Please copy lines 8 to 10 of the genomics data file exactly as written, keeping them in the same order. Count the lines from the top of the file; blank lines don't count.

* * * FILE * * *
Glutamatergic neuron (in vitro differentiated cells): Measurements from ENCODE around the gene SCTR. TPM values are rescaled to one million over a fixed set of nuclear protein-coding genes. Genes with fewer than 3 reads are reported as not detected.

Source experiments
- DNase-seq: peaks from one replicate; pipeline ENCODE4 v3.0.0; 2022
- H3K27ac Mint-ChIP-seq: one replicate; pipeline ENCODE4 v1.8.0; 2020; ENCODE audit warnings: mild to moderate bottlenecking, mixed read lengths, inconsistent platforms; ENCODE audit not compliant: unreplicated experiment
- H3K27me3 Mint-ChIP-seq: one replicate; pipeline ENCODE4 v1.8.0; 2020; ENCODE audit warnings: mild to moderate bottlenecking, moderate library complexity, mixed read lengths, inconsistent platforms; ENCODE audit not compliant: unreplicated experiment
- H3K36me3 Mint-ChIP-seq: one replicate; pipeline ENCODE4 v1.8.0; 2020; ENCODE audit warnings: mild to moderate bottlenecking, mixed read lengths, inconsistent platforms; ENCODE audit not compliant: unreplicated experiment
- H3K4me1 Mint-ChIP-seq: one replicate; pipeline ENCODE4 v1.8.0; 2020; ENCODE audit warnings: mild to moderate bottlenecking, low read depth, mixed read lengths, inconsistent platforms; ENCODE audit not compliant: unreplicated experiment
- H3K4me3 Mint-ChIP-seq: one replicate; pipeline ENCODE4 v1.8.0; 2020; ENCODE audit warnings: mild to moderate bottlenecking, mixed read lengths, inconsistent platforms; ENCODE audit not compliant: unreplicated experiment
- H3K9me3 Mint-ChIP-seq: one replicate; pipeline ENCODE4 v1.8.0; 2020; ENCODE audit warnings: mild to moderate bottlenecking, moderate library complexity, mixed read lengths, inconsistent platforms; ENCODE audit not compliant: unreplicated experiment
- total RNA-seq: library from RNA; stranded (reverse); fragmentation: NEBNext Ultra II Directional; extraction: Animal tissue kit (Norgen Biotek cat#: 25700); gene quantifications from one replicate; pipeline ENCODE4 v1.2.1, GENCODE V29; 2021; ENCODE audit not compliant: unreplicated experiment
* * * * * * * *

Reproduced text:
- H3K4me3 Mint-ChIP-seq: one replicate; pipeline ENCODE4 v1.8.0; 2020; ENCODE audit warnings: mild to moderate bottlenecking, mixed read lengths, inconsistent platforms; ENCODE audit not compliant: unreplicated experiment
- H3K9me3 Mint-ChIP-seq: one replicate; pipeline ENCODE4 v1.8.0; 2020; ENCODE audit warnings: mild to moderate bottlenecking, moderate library complexity, mixed read lengths, inconsistent platforms; ENCODE audit not compliant: unreplicated experiment
- total RNA-seq: library from RNA; stranded (reverse); fragmentation: NEBNext Ultra II Directional; extraction: Animal tissue kit (Norgen Biotek cat#: 25700); gene quantifications from one replicate; pipeline ENCODE4 v1.2.1, GENCODE V29; 2021; ENCODE audit not compliant: unreplicated experiment